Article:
On Remembering Advice

I’ve been recently thinking about the advice people have given me over the years.
What I’ve come to notice is that there isn’t much advice that has stuck with me for a long time (let’s say a year or more).
In fact, it took me almost an hour to write down four pieces of advice that I can concretely remember people giving me.

And that’s not because I don’t get a lot of advice.

I’m constantly getting advice from books, mentors, peers, family, and friends (for which I’m very grateful).
The advice I listen to typically has some kind of measurable effect on my life… at least for a week or two.

I used to get frustrated that I would receive so much useful advice but only a small fraction would turn into things I would continually remember and live by.
Fortunately, I have changed my mindset around the longevity of advice.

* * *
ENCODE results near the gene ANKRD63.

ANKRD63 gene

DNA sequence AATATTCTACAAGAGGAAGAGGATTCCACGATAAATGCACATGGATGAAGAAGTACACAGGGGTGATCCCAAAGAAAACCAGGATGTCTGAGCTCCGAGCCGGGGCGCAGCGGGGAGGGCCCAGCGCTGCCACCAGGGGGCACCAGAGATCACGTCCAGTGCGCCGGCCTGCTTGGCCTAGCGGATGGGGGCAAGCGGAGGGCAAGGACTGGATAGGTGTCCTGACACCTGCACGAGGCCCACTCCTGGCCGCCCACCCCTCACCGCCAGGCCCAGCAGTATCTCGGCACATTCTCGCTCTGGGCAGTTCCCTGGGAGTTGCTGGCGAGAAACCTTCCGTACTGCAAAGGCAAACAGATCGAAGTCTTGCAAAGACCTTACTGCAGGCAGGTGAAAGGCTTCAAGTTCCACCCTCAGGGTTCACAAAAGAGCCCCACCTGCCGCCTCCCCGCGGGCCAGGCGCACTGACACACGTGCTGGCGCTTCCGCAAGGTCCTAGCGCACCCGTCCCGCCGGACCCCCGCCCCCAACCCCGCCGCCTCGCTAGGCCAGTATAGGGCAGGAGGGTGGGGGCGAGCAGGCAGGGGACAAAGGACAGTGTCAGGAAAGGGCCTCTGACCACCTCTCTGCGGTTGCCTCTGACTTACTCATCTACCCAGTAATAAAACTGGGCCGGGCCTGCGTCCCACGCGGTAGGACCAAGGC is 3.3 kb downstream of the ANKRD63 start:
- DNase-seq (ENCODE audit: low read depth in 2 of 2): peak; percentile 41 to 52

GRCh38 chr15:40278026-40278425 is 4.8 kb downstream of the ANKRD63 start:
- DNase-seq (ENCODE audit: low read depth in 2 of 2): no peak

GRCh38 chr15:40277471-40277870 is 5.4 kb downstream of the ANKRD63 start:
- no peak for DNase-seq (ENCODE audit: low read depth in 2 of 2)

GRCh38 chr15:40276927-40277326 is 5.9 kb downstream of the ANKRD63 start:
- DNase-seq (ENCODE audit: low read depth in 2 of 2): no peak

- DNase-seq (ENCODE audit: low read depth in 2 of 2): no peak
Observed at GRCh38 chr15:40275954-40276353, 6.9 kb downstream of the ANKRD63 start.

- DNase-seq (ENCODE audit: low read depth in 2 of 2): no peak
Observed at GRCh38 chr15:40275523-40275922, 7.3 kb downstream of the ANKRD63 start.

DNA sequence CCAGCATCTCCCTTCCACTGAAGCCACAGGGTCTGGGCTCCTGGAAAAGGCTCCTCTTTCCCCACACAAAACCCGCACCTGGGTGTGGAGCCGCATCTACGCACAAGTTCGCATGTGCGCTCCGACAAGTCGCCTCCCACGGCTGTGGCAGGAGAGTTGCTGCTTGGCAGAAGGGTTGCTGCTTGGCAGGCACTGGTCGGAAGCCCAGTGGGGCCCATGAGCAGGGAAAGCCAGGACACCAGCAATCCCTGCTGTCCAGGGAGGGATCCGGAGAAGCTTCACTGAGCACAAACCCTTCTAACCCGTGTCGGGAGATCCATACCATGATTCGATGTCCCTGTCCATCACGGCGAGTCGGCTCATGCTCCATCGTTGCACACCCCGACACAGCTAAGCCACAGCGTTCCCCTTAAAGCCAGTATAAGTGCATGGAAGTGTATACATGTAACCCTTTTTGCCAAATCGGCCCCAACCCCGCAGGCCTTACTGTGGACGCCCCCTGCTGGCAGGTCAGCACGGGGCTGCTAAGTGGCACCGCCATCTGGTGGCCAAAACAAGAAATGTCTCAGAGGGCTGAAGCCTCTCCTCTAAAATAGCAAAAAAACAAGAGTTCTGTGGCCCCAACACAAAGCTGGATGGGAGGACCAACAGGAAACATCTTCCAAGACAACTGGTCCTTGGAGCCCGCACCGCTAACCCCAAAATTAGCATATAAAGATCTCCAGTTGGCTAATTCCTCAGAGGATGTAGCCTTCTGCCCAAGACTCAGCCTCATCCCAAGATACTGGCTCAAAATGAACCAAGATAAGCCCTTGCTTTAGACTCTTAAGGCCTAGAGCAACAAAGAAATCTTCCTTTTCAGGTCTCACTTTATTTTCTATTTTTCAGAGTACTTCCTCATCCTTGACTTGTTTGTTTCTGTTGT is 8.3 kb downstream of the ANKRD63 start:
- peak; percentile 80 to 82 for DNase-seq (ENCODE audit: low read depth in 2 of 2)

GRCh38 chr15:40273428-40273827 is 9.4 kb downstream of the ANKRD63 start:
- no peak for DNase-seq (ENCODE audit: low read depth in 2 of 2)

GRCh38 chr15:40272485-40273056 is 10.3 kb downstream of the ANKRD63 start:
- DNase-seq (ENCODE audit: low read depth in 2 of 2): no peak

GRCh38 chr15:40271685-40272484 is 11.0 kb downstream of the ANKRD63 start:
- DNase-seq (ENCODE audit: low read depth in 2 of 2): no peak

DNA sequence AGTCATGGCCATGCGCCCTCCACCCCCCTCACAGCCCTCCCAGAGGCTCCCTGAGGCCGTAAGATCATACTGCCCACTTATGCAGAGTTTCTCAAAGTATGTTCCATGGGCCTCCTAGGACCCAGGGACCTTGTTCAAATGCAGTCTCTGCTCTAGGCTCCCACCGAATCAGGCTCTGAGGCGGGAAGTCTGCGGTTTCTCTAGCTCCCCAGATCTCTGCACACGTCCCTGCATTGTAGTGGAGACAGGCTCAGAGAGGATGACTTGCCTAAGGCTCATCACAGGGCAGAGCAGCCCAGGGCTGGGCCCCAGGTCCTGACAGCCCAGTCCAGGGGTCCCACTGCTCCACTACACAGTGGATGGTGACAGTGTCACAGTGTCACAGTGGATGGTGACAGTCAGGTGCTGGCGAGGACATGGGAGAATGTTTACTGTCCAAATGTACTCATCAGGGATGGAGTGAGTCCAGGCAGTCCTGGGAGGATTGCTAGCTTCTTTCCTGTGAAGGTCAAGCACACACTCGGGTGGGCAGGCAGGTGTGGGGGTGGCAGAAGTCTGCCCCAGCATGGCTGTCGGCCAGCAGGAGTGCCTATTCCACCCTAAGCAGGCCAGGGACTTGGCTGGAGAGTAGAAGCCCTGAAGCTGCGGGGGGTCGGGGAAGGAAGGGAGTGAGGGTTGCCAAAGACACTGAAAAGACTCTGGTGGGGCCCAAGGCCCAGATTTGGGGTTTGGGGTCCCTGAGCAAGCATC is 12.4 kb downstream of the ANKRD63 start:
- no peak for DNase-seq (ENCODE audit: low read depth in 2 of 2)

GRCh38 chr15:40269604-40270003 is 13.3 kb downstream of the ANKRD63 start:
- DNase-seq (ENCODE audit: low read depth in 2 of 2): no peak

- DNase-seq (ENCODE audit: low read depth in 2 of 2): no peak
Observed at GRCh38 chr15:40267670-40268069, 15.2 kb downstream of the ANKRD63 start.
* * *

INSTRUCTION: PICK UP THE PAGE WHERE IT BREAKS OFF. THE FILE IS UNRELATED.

The truth is, a lot of advice is given in direct response to something happening.
Because of this, holding on to advice that is no longer relevant doesn’t make sense.
It’s also a great way to weed out advice that is initially exciting but isn’t fit for the long-term.

So now my approach to advice is this:

  1. Take good advice and implement it in my life for a week or two.

  2. If it naturally doesn’t stick, forget it.

  3. In the rare but awesome case it significantly impacts the way I think/live then I will probably remember it without much effort.

This new “framework” has allowed me to welcome new advice without fretting over whether it will stick in the future or not.

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